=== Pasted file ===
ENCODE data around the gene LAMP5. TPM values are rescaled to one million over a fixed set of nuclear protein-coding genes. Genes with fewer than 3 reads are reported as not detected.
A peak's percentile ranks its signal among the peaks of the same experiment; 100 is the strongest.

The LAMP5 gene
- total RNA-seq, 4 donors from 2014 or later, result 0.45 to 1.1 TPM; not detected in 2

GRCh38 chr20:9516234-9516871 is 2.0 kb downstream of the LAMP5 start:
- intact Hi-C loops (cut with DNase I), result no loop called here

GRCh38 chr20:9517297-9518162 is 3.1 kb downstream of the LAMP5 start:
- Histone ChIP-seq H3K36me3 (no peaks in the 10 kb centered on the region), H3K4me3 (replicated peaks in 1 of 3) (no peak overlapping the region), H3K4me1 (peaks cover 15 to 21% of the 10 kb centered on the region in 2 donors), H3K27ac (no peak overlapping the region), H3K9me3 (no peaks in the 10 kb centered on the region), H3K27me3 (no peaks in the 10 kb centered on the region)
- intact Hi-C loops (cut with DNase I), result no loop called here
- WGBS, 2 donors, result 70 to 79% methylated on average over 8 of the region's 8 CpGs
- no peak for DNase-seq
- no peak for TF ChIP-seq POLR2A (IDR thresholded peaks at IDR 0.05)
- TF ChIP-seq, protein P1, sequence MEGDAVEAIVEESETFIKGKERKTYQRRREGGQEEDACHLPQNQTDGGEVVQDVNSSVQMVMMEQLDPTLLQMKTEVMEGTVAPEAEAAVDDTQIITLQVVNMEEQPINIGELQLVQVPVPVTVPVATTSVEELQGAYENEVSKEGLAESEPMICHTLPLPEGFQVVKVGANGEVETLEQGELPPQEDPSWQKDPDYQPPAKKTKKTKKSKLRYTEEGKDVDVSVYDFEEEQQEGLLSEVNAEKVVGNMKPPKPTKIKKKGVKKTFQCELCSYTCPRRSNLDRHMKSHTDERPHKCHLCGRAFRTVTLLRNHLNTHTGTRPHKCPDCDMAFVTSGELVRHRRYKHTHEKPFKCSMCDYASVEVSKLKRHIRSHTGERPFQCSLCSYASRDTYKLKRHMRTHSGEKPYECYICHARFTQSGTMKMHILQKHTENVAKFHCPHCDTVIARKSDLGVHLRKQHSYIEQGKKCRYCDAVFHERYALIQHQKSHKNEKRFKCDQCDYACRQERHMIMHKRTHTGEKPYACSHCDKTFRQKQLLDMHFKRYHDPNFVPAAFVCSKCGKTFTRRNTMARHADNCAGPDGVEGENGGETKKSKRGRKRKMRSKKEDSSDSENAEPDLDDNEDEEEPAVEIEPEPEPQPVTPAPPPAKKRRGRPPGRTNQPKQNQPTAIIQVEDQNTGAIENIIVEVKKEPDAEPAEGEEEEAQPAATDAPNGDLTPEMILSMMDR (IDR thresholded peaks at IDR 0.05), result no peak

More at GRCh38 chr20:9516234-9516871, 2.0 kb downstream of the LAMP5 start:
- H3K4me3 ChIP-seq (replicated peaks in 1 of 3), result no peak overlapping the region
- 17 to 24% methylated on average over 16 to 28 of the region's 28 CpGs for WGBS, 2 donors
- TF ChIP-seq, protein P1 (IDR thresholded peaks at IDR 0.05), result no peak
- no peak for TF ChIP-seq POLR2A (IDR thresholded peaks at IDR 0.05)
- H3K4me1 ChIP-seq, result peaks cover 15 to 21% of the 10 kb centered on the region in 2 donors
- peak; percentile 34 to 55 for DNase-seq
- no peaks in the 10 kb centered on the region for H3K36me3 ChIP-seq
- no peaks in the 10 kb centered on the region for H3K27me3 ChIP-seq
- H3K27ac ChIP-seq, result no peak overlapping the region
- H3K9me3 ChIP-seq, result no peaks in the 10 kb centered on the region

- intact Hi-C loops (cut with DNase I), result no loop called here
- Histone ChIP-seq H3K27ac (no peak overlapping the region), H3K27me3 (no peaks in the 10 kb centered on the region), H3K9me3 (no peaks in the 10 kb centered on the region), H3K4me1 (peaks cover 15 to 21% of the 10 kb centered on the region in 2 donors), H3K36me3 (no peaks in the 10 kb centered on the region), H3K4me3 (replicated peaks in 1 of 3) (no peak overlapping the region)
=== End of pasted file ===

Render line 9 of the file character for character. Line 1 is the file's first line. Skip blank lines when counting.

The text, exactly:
- intact Hi-C loops (cut with DNase I), result no loop called here